Supply Chain Market Intelligence – Job Market – Salary Fast Facts

April 3, 2014

Supply Chain Market Intelligence – Job Market – Salary Fast Facts

Hello Argentus blog readers! Sam Manna, one of the Recruiting Industry’s leading Talent Specialists (specifically in SCM for  Manufacturing, Auto as well as Public Sector and Electronic and related industries). We are lucky to have him here at Argentus, and he’s  presenting up a storm with various Professional Supply Chain Organizations (APICS) and Educational Institutions and schools. He has given another presentation at the Rotman School of Management in Toronto about the job market and the emerging career prospects in Supply Chain Management. For his most recent presentation, he’s offered a number of interesting statistics and quick facts about the Supply Chain Job market in Canada particularly. We thought our network might have an interest in learning about some of this information too.

We’re always talking about how the Supply Chain sector is undergoing tremendous growth in Canada, so here’s some statistics about where the sector has been and where it’s going in the next few years. If you’re a senior Supply Chain professional, it’s entirely possible that you’ve heard some of these before, but if you haven’t, they’re pretty staggering when you take into account the direction of the wider economy over the past few years which let’s face it has been pretty soft.

1. According to the Canadian Supply Chain Sector Council (CSCSC), there are 767,000 active workers in the Supply Chain in Canada.

 This statistic includes everything from senior strategic professionals all the way to shop floor individuals and everything in between, but there’s a clear take away from this number: a very large volume of the Canadian workforce is engaged in getting products to market on time and on budget. It represents about 4% of the active workers in Canada. Pretty large for a sector that many people in the general public haven’t even heard of.  It’s time for people to get up and take a good hard look at SCM as a career option.

2. Approx. 150,000 of these positions are at the managerial or professional level. 

That represents about 19.5% of the wider supply chain job market. And the opportunities for Managers and Professionals in Supply Chain are only growing as the sector becomes more technologically sophisticated and gets more buy-in from the C-Suite and other business leaders.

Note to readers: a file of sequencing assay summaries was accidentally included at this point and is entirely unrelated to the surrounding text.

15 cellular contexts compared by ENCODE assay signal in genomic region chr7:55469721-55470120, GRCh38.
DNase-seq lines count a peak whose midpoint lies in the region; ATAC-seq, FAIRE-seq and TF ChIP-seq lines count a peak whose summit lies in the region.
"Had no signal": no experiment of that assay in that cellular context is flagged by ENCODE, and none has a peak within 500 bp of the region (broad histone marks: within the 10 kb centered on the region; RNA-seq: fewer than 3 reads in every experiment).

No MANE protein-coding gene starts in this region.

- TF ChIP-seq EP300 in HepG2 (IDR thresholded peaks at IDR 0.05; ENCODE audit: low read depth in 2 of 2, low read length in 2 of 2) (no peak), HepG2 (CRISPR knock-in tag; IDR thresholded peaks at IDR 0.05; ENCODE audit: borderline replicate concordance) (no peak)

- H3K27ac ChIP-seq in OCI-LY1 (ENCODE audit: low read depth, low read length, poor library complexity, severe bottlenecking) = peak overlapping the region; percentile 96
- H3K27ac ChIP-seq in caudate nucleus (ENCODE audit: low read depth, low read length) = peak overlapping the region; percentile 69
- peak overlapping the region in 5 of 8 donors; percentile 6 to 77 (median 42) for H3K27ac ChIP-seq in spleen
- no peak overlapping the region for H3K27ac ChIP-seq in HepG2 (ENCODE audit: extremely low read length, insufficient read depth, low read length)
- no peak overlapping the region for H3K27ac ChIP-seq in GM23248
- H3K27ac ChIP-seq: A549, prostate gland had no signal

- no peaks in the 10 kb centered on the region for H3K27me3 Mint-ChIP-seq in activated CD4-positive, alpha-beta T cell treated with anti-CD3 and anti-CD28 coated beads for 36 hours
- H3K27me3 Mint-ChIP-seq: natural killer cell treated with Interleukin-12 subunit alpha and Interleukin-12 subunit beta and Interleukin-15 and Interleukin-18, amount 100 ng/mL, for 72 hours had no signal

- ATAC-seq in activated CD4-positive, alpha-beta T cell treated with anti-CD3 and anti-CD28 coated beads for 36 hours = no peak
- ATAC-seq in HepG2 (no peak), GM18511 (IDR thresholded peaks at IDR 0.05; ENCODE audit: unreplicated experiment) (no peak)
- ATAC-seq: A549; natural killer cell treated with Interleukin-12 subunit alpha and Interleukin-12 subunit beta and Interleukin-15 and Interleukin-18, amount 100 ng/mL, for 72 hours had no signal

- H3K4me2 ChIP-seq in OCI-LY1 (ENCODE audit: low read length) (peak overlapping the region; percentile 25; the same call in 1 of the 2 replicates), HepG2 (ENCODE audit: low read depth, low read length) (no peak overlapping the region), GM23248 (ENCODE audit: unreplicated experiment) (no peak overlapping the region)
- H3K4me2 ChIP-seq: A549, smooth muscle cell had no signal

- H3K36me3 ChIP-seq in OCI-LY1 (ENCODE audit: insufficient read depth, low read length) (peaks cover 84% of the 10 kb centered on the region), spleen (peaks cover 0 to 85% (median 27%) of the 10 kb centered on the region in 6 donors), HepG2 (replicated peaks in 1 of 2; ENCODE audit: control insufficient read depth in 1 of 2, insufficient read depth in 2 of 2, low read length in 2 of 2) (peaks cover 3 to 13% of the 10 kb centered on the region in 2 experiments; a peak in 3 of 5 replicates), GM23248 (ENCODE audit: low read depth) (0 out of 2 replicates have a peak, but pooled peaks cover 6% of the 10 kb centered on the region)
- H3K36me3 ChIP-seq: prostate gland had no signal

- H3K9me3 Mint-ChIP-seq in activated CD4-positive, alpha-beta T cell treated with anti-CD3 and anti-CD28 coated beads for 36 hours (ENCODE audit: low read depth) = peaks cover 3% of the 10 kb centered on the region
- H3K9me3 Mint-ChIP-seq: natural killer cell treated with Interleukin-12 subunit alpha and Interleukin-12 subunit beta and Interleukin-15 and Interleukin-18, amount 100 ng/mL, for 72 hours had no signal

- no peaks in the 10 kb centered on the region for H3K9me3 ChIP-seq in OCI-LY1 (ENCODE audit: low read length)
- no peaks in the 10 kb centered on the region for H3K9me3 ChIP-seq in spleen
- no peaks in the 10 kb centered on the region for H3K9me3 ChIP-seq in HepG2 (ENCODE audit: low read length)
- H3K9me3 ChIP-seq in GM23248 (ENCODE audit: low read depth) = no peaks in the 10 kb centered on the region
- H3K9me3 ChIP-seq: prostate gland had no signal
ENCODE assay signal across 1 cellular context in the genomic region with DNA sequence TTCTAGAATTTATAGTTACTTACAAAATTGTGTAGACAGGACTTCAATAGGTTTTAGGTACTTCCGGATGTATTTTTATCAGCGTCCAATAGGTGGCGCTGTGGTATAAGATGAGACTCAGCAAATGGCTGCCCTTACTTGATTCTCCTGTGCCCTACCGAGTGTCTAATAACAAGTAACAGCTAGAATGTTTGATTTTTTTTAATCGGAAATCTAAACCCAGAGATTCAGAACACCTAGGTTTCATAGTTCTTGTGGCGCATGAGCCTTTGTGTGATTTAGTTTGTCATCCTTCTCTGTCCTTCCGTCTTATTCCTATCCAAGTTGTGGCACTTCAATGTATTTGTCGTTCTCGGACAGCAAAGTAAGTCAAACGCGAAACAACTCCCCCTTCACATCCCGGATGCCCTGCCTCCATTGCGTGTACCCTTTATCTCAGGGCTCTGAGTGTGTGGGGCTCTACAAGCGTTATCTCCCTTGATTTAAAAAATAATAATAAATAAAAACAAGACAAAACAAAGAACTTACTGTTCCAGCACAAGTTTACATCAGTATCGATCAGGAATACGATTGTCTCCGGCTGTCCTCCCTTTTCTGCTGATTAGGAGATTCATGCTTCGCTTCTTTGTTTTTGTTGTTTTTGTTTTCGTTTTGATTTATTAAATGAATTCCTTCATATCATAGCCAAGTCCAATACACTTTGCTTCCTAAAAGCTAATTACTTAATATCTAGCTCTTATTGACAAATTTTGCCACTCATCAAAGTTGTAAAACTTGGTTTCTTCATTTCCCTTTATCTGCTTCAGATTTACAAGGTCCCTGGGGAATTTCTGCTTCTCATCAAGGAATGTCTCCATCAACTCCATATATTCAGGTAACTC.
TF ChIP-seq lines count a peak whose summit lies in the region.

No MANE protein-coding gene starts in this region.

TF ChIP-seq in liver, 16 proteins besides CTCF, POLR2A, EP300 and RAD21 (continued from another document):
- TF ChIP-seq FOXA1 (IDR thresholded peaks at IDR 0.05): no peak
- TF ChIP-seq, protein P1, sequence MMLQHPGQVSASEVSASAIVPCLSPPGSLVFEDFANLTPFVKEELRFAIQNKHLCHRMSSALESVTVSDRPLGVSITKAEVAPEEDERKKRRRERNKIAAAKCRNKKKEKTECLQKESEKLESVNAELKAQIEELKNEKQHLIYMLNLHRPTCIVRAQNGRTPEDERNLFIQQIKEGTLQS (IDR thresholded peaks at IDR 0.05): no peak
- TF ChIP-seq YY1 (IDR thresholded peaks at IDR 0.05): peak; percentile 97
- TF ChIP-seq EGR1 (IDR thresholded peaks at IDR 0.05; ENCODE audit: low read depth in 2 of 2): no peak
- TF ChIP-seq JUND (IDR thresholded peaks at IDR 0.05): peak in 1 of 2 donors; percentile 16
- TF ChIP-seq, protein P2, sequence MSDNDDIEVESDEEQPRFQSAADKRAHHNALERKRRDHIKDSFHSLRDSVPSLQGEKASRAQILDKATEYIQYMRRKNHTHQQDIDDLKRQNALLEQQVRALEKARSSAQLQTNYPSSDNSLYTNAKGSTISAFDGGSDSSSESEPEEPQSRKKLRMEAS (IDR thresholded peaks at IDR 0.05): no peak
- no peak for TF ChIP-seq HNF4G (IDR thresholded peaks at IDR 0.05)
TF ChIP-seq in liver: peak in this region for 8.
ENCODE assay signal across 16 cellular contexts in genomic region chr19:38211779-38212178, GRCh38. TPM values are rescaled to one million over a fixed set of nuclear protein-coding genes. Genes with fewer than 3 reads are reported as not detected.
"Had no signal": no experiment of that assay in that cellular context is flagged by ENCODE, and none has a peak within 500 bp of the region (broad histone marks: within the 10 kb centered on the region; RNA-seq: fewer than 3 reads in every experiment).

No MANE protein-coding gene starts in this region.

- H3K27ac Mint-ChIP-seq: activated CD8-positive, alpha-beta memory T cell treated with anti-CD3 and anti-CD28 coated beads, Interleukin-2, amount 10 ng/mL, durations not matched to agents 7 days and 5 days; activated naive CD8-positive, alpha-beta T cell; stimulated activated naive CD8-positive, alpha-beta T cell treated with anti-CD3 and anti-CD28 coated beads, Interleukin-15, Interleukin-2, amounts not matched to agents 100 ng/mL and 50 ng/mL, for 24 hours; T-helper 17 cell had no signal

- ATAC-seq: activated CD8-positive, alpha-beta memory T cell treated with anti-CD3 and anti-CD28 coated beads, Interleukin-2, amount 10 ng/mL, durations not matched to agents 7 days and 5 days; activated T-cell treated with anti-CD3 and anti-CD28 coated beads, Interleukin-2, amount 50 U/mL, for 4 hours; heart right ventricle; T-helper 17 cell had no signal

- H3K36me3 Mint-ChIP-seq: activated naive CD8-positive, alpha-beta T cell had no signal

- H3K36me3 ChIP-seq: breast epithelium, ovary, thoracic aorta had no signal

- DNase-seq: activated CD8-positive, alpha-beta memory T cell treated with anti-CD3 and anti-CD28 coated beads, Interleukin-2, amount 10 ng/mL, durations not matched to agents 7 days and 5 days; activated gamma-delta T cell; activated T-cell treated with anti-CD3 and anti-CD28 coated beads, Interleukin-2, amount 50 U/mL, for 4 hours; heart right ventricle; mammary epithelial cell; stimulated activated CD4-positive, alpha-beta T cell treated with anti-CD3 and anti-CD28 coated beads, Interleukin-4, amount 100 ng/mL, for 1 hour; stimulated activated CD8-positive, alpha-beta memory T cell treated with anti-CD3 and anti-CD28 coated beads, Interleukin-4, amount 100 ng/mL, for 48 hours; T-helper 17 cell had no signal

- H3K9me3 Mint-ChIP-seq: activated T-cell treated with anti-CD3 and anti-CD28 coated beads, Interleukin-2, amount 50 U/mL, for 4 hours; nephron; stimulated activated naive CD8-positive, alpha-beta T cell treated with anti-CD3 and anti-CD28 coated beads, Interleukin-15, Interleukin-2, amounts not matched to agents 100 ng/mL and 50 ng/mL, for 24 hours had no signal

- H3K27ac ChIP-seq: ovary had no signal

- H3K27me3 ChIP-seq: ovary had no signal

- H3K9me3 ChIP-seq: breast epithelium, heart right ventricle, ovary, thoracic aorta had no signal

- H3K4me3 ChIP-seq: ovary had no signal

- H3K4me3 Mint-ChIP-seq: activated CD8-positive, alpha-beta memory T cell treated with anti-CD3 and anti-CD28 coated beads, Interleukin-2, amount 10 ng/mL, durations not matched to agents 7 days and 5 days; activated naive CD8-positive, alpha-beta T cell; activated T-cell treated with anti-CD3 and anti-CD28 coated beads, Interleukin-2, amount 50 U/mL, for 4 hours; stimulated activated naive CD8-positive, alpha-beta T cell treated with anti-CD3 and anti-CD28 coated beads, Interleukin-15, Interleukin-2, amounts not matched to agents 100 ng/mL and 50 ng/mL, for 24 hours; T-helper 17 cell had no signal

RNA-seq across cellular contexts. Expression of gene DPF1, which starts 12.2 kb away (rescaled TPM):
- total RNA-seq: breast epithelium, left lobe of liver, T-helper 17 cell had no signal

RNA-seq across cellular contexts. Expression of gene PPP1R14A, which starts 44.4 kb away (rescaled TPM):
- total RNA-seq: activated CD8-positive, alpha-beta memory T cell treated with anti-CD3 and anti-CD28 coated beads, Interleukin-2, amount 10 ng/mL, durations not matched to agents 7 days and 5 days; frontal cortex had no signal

3. According to the CSCSC, the Supply Chain sector in Canada added approximately 15,300 jobs every year between 2001-2010.

These represent newly created jobs, not newly vacant existing jobs. That’s a pretty hefty figure especially considering a number of those years were during a recession. It shows that even during an economic downturn, companies are looking to Supply Chain professionals to find efficiencies in their operations which in turn puts $$$ on the bottom line and money talks. Supply Chain professionals tend to pay for themselves in cost savings, so it’s no wonder companies kept hiring them during the recession.

4. The CSCSC estimates that there will be 80,000 newly vacant jobs in Supply Chain in Canada every year going forward. That’s a lot of NEW JOBS.

In addition to the robust job growth in the sector, this statistic illustrates something we’ve been talking about for a long time: many Supply Chain professionals are part of the Baby Boom wave and are moving towards retirement age, and that means the demand for new Supply Chain talent is going way up. What this statistic doesn’t show is that many of these jobs are becoming very much more strategic, more technology-dependent and more important to the overall efficiencies of companies.

Salary Statistics:

These come to us via the Supply Chain Management Association of Ontario.

The chart below shows the growth in Supply Chain salaries over the past five years, a time period in which compensation was somewhat stagnant in many (but not all) sectors of the economy.


You can see that growth in Supply Chain salaries was high across the board, but was especially robust in Alberta, where the energy sector has been truly booming, as the next chart helps illustrate:


This shows that the Natural Resources industry has been a booming industry in terms of Supply Chain salary growth. But you can see robust salary growth across a number of diverse industries during this period. The question of why Supply Chain has remained such a growth area in spite of a big recession and subsequent stagnation in the economy is an excellent area for future discussion, and we’d love it if some of our resident experts would chime in!

These charts and statistics are very general of course. They don’t break down salaries based on seniority or by specific function. They show the entire Supply Chain field and don’t breakdown average salaries for specific Procurement or Manufacturing or Logistics roles, for example. Market intelligence is something we look for in our very narrow recruitment vertical so whenever we are able to bring you more specific information we hope to provide you with some of these more granular salary numbers in the coming weeks, but hopefully these will give some statistical bite to our constant barking of how hot the sector is at the moment.

Over and out for now




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